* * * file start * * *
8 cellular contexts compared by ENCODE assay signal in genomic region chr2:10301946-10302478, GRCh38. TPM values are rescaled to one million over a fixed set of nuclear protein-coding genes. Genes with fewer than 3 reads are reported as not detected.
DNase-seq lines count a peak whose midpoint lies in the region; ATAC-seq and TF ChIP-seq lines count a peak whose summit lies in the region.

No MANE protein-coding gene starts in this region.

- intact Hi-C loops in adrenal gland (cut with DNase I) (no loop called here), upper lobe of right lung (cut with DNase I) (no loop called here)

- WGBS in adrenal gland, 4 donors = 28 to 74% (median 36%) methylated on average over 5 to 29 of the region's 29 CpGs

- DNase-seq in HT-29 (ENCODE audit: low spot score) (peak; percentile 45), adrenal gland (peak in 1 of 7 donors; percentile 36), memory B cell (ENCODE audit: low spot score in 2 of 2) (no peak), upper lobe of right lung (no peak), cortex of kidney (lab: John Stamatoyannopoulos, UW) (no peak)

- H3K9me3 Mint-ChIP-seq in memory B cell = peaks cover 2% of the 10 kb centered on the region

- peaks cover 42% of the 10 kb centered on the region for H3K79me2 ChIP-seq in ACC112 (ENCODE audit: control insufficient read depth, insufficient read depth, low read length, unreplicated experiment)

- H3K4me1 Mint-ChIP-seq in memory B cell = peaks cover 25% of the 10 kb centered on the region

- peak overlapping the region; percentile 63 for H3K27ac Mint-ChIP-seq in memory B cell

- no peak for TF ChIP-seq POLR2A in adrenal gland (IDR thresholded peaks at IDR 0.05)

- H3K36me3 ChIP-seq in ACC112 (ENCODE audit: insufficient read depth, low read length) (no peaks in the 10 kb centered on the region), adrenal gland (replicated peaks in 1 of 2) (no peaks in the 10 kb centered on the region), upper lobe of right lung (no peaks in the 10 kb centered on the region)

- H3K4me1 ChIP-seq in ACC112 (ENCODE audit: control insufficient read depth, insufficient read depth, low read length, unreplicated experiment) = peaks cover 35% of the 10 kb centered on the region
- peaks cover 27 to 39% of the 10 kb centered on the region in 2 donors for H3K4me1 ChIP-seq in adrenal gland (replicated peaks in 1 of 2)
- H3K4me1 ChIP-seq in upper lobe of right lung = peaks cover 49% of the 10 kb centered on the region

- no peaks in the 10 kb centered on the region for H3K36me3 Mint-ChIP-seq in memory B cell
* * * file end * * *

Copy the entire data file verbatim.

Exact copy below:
8 cellular contexts compared by ENCODE assay signal in genomic region chr2:10301946-10302478, GRCh38. TPM values are rescaled to one million over a fixed set of nuclear protein-coding genes. Genes with fewer than 3 reads are reported as not detected.
DNase-seq lines count a peak whose midpoint lies in the region; ATAC-seq and TF ChIP-seq lines count a peak whose summit lies in the region.

No MANE protein-coding gene starts in this region.

- intact Hi-C loops in adrenal gland (cut with DNase I) (no loop called here), upper lobe of right lung (cut with DNase I) (no loop called here)

- WGBS in adrenal gland, 4 donors = 28 to 74% (median 36%) methylated on average over 5 to 29 of the region's 29 CpGs

- DNase-seq in HT-29 (ENCODE audit: low spot score) (peak; percentile 45), adrenal gland (peak in 1 of 7 donors; percentile 36), memory B cell (ENCODE audit: low spot score in 2 of 2) (no peak), upper lobe of right lung (no peak), cortex of kidney (lab: John Stamatoyannopoulos, UW) (no peak)

- H3K9me3 Mint-ChIP-seq in memory B cell = peaks cover 2% of the 10 kb centered on the region

- peaks cover 42% of the 10 kb centered on the region for H3K79me2 ChIP-seq in ACC112 (ENCODE audit: control insufficient read depth, insufficient read depth, low read length, unreplicated experiment)

- H3K4me1 Mint-ChIP-seq in memory B cell = peaks cover 25% of the 10 kb centered on the region

- peak overlapping the region; percentile 63 for H3K27ac Mint-ChIP-seq in memory B cell

- no peak for TF ChIP-seq POLR2A in adrenal gland (IDR thresholded peaks at IDR 0.05)

- H3K36me3 ChIP-seq in ACC112 (ENCODE audit: insufficient read depth, low read length) (no peaks in the 10 kb centered on the region), adrenal gland (replicated peaks in 1 of 2) (no peaks in the 10 kb centered on the region), upper lobe of right lung (no peaks in the 10 kb centered on the region)

- H3K4me1 ChIP-seq in ACC112 (ENCODE audit: control insufficient read depth, insufficient read depth, low read length, unreplicated experiment) = peaks cover 35% of the 10 kb centered on the region
- peaks cover 27 to 39% of the 10 kb centered on the region in 2 donors for H3K4me1 ChIP-seq in adrenal gland (replicated peaks in 1 of 2)
- H3K4me1 ChIP-seq in upper lobe of right lung = peaks cover 49% of the 10 kb centered on the region

- no peaks in the 10 kb centered on the region for H3K36me3 Mint-ChIP-seq in memory B cell